- Sharp rise in alcohol sales may suggest intensified addictive behaviors: While the U.S. is expected to see a rise in addiction rates and substance abuse in the coming months resulting from the pandemic, the rise in alcohol sales at the onset of the stay-at-home orders may indicate many Americans began drinking alcohol more than usual. One recovery treatment center surveyed 1,000 Americans—over half (55%) reported an increase in alcohol consumption and over one-third (36%) reported an increase in illicit drug use (LaNeve, 2020).
- Rise in contact volume to National Domestic Violence Hotline: When shelter-in-place orders went into effect across the nation, the National Domestic Violence Hotline, known as The Hotline, experienced a rare decrease in contact volume. However, as stay-at-home orders began to lift, likely allowing victims to safely access support, the Hotline’s contact volume increased by 15%. The Hotline reported approximately 10% of contacts indicated COVID-19 had impacted their situation (The Hotline, 2020).
The COVID Tracking Project. (2020). The COVID racial data tracker. The COVID Tracking Project at The Atlantic. Retrieved from: https://covidtracking.com/race
Express Scripts. (2020). America’s state of mind report, U.S. trends in medication use for depression, anxiety and insomnia. Retrieved from: https://www.express-scripts.com/corporate/americas-state-of-mind-report
Knoll, C., Watkins, A., Rothfeld, M., (2020). ‘I couldn’t do anything’: The Virus and an E.R. doctor’s suicide. The New York Times. Retrieved from: https://www.nytimes.com/2020/ 07/11/nyregion/lorna-breen-suicide-coronavirus.html
LaNeve, N. (2020). Drug and alcohol use increase during COVID-19. The Recovery Village. Retrieved from: https://www.therecoveryvillage.com/drug-addiction/news/drug-alcohol-use-rising-during-covid/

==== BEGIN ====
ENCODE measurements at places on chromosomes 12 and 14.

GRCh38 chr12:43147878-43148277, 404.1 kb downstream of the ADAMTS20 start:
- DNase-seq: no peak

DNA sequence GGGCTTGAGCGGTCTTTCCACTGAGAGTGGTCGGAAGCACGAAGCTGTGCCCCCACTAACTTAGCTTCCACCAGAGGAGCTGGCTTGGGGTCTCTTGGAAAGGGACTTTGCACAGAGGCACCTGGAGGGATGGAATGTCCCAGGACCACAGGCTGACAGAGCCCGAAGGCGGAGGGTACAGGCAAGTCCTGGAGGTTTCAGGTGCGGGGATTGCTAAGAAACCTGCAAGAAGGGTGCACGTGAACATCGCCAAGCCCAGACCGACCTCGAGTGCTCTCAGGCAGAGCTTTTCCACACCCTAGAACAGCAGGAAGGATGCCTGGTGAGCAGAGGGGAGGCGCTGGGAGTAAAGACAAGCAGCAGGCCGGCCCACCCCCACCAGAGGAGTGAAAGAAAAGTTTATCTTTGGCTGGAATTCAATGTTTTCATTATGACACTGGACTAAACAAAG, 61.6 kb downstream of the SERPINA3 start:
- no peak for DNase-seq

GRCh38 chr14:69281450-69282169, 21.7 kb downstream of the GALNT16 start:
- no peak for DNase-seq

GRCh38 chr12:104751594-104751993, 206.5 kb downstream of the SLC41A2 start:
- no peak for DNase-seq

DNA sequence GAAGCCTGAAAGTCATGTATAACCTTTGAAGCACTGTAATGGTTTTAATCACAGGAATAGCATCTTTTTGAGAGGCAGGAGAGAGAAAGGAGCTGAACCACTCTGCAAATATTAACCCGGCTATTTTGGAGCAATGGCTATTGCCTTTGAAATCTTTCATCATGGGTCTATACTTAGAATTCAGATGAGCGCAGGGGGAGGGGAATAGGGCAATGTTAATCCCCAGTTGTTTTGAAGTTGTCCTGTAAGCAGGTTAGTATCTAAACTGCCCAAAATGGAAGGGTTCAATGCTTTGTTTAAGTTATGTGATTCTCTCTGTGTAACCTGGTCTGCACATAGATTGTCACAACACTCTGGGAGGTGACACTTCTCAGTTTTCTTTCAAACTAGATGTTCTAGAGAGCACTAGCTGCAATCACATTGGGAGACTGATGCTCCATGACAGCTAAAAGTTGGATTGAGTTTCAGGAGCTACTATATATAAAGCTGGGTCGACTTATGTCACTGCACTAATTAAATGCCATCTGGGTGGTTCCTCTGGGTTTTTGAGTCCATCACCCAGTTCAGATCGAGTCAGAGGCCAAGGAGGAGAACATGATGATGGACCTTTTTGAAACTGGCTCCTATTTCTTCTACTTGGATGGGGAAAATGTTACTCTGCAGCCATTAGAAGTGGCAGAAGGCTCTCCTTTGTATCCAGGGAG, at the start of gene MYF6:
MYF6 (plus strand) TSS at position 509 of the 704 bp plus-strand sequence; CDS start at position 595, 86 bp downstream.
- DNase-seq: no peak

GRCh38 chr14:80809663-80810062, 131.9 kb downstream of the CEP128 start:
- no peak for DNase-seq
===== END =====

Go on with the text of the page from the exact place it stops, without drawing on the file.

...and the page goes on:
This blog post is the first in our series of excerpts from the HealthStream article, As COVID-19 Spreads, So Does Its Impact on Mental Health. Future excerpts will include:
- Underlying Issues Exacerbating Mental Health During Covid-19
- Social Isolation And Loneliness Linked To Depression
- Stressful Environments Could Lead To Increased Substance Abuse And Domestic Violence
- Anxiety And Depression Related To Job Loss And Income Insecurity
- Stress On Healthcare Workers May Lead To Burnout And Poor Mental Health In An Already Fragile Field
- Anticipating A Surge Of Mental Health Challenges Alongside Pandemic Aftermath
Download the full article about the impact of Covid-19 on mental health here.
The Mental Health Imperative
As public understanding of mental health issues and disorders grows, the demand for behavioral health services will continue to increase. This growing market must prepare to serve the more than 40 million Americans (one in five) with a mental health condition—56 percent of them currently do not receive treatment. At HealthStream, we understand that behavioral health services and the required competencies may look a little different from other providers. That’s why some of the largest behavioral health organizations in the country have partnered with HealthStream to mitigate risk, improve staff competence, and increase overall efficiency. Explore our solutions for mental health staff and professionals.
PLEASE NOTE: The information in the article excerpted here was considered current at the time of its publishing. However, the COVID-19 pandemic is an ever-evolving disaster due to new findings, data, and availability of resources. Please refer to the CDC website for the latest detailed information when you need it.